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each other, yet promoted that this movement could be corrected through technology. However, the pure geometrical forms and the efficiency of standa rdization provided by technology did little as a means to liberate man. Instead, the result was a further displacement due to the implicit nature of objectivity in designs proposed the obvious missing link between man and his surroundings caused by his ow n empirical thoughts that had once been established by transcendental value. Ignasi de Sola Morales defined values at the poi 8 Modernist architects entertained the idea that systems have an exact, logical form which should be easily obtained through the practicing of rational thinking and utilization of elementary through the construction of pure geometrical forms and colors, which were easily understood and explained through empiricism, presumably linking both science and art together As one such proponent, Le Corbusier, through the construction of his villas, attempted to realize his that our understanding could be satisfied through the engin 9 Though his villas were true testaments to the many cases, undermined the relation ship between construct and contextual surroundings. 8 Ignasi de Sola Morales Architecture Theory Since 1968 ed. K. M. Hays (Cambridge and London: The MIT Press 2000), 616. 9 Le Corbusier, Towards a New Architecture. ( London, Great Britain: Percy Lund, Humphries & Co. Ltd., 1959 ), 8.

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Essentially, his construction lacked any reference to the actual site, making architecture an object independent of place and thusly independent of society (see fig. 2). Figur Towards a New Architecture (London, Great Britain: Percy Lund, Humphries & Co. Ltd., 1959), 220. Within his design for the modern city, Ville Radieuse, Corbusier further illustrated his al culture, which insists not so much on dwellings as on machines for 10 To make the city as plain and orderly as possible, Corbusier expertly fashioned forms that were exceptionally objective in their design in an attempt to purge his ideal city of all historical ties and meaning (see fig. 3). In short, his establishment of a tabula rasa within the city forced an occupant to attempt to derive greater meaning from the architectural form itself rather than through a gathering together of space, reference to the special character of site, or even culture, which succeeded, primarily, in the displacement of man due to the inability to garner a greater intrinsic value from anything presented. 10 JAE 29, no.1 (Sep. 1975), 14.

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in RIBA Library Drawings and Archives Collections (Paris, 2011). Karsten Harries proposed that the problem of displacement stems from our inherent ds homogeneity the very basis for empiricism. 11 Even though techniques, the very astute position it has crafted allo ws people to shed any obligation to understand or engage what is occurring around them. The physical phenomena that once tied us to place are now replaced by a construct that lacks a distinguished boundary or shape; a realm which we spend an increasing am ount of time occupying the technological realm. With the loss of boundary necessary to define place, man is left in an arbitrary state of existence an infinite expanse of space with no definitions or distinctions. ith its increasing focus on abstraction and Technology supplied 11 Harries, 14.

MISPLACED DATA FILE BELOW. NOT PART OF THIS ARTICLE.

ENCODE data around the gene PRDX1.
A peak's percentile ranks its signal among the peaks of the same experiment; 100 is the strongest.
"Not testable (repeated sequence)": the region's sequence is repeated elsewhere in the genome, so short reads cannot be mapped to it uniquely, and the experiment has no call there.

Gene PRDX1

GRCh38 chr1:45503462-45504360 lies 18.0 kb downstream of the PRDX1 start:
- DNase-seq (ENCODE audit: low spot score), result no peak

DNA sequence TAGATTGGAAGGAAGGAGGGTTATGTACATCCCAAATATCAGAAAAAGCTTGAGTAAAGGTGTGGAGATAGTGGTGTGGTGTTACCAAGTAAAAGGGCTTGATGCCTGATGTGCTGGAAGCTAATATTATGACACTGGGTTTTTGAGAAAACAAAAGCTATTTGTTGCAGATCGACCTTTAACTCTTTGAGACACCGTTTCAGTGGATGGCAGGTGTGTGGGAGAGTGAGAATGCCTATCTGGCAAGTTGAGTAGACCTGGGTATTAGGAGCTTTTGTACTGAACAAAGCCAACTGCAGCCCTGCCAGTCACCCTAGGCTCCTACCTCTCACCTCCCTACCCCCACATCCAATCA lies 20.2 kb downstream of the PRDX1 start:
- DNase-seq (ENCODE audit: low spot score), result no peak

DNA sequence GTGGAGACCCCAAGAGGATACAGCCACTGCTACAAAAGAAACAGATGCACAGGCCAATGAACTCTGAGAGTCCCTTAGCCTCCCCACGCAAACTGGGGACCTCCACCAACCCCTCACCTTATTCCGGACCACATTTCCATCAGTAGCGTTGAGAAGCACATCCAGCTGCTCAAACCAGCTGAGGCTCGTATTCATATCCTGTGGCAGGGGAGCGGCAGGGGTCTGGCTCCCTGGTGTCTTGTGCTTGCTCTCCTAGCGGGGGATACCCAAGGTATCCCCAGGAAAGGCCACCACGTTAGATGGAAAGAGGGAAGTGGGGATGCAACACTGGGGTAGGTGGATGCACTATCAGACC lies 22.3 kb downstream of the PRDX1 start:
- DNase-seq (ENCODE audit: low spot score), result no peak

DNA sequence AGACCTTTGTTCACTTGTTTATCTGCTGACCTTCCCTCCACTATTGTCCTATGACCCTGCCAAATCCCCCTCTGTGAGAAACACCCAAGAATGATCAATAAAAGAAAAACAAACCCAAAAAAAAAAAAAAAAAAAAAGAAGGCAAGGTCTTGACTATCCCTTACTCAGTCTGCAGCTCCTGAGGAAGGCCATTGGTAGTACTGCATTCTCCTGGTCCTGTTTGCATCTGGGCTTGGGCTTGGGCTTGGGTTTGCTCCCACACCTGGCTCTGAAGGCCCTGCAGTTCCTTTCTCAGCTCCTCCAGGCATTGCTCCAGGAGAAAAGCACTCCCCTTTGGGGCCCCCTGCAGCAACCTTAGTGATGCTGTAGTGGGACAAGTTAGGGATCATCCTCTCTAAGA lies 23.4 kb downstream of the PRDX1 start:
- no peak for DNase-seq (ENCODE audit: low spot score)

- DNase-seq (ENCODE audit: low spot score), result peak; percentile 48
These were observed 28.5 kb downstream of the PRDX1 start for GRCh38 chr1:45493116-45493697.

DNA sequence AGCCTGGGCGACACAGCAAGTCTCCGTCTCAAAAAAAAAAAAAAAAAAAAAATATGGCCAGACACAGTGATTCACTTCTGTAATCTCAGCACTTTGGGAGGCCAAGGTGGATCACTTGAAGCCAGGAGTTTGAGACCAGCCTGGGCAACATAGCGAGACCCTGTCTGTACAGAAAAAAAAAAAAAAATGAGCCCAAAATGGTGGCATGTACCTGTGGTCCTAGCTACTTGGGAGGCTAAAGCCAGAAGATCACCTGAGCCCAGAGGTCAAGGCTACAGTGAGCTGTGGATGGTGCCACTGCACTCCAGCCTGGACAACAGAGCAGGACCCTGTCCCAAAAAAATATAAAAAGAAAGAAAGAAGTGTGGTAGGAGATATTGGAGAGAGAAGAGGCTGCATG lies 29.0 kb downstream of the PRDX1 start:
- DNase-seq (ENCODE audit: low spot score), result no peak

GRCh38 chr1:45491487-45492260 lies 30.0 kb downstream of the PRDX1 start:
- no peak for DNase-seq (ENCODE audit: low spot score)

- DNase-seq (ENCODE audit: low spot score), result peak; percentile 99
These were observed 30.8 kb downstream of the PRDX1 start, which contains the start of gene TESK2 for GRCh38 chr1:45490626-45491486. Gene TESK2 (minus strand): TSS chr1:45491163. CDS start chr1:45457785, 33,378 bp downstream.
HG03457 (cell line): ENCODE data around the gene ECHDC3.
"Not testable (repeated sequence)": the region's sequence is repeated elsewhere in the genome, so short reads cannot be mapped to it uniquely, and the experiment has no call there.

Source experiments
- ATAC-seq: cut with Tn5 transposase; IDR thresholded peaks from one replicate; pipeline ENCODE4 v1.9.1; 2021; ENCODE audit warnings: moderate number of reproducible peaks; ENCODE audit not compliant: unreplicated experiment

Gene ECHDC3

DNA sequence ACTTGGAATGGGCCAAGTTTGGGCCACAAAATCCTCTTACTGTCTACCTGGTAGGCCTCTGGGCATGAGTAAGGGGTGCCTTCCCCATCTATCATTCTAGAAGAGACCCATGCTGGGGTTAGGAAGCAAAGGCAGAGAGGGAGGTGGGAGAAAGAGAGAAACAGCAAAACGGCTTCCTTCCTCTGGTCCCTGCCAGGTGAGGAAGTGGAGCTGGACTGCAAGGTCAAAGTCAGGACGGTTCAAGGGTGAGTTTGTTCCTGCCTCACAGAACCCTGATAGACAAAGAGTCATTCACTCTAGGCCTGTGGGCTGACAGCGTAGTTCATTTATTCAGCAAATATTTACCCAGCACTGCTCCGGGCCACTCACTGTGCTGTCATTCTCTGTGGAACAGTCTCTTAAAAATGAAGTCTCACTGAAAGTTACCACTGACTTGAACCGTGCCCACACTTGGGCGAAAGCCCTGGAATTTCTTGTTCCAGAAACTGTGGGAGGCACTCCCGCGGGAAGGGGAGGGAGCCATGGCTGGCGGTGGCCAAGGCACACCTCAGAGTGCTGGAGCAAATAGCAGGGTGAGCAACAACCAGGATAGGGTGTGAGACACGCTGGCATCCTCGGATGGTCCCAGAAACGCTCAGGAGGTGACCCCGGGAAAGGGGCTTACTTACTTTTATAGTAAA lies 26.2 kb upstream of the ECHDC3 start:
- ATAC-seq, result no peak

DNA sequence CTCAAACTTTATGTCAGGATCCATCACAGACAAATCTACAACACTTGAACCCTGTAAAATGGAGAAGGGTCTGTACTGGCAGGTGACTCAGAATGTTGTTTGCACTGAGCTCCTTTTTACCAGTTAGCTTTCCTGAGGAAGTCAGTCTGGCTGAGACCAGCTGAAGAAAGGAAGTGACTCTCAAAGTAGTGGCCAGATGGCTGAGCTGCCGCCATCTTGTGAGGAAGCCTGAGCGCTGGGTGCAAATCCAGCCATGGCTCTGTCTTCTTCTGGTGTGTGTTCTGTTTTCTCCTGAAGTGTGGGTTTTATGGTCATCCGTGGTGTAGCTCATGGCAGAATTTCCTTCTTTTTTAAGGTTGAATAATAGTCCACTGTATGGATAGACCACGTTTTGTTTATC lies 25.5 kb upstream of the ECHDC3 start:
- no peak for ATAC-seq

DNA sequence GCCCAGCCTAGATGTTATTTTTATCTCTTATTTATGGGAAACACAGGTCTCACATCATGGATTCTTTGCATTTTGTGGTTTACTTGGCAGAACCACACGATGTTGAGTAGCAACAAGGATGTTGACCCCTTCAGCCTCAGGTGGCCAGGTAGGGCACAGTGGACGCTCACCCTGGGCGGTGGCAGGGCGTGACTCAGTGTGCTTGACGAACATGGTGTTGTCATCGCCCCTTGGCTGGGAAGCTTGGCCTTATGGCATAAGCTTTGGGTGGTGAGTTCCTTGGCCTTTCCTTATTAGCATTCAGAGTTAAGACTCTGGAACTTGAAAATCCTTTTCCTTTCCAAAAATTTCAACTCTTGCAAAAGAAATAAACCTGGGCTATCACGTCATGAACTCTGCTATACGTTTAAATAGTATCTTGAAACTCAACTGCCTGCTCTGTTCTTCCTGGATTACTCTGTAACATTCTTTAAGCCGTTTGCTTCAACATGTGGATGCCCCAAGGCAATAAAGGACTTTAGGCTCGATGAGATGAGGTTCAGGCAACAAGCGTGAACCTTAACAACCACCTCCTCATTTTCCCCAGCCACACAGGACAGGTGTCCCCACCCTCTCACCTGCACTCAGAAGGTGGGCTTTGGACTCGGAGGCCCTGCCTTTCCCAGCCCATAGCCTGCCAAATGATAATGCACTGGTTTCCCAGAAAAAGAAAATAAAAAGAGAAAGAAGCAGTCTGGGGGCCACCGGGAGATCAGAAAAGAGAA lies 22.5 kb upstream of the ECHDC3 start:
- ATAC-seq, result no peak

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the architect and engineer with the ability to obtain what was once deemed t he impossible; perception of time and space due to homogeneity incited by a reliance on functionalist and objecti ve thought processes. Modern financial hubs such as New York City and Hong Kong grew to their current their skylines are characterized by the myriad of skyscrapers budding from the ground stretching forth in an attempt to reach the elusive sky. Though vertical expansion is necessary to accommodate burgeoning populations and their resulting spatial requirements, the issue that arises in these cities is the relation of scale to the human and the further relation to context. that context plays no part in development. 12 However, follo wing this notion serves only to further the displacement of society in terms of a city that has no authenticity because architectural constructs do not capture the essence of the city. Instead, each building becomes a self referential object detached from its surroundings as well as the people it is meant to serve 13 The generic pattern of urbanization stemming from such thought is most apparent when examining the apartment buildings of both New York City and Hong Kong (see fig. 4). 12 S, M, L, XL (Monacelli Press, 1998), 502. 13 ( Monacelli Press 1978), 82.